Photopia made me cry.
That's not something I say often. I don't think any other work of art has ever affected me to the extent that Photopia has.
I say "work of art" there partly because that's what Photopia is, a magnificent work of art, but mostly because I hesitate to call it a game. Photopia is very, very linear. It has very simple puzzles. It's barely interactive at all.
And yet it works. Photopia could be a short story, but it would lose most of its impact. It's difficult to explain why that is without ruining the game. The key to Photopia's success is the interactions between the player and the main character (who, interestingly enough, is never actually playable).
Photopia takes the term "interactive fiction" to a new level, because that's really what it is. It's a short story with interactive elements. It's unlike anything else I've ever played, and it's absolutely genius.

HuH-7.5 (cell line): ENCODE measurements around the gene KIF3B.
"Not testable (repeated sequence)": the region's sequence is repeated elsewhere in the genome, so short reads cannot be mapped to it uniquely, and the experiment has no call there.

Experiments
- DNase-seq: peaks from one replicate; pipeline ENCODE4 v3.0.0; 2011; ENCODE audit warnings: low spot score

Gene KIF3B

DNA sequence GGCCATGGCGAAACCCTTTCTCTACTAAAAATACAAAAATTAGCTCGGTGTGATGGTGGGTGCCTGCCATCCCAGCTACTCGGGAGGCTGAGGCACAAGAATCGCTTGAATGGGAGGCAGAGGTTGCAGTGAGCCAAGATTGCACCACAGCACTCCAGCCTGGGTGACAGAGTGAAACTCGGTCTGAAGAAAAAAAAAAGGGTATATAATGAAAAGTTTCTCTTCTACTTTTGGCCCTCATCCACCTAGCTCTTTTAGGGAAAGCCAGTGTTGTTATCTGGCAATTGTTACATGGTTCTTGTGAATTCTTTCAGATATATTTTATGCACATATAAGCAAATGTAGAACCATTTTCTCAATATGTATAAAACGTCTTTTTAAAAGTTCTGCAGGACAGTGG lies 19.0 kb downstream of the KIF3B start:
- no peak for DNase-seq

I'll be honest; I'm finding this very hard to write, because Photopia does so many things well, but discussing any of that would spoil the game, and, frankly, spoiling Photopia would completely ruin it. The emotional impact of this game is ridiculously effective. It's beyond words.
Note: Photopia requires a Glulx interpreter to play. The game comes bundled with an interpreter for Windows, but to play Photopia on a Mac or Linux box, you need to download an additional interpreter -- links above.
In addition, Adam Cadre put together an FAQ that explains some of the influences behind the game. It's an interesting read once you finish the game, and it's also linked above.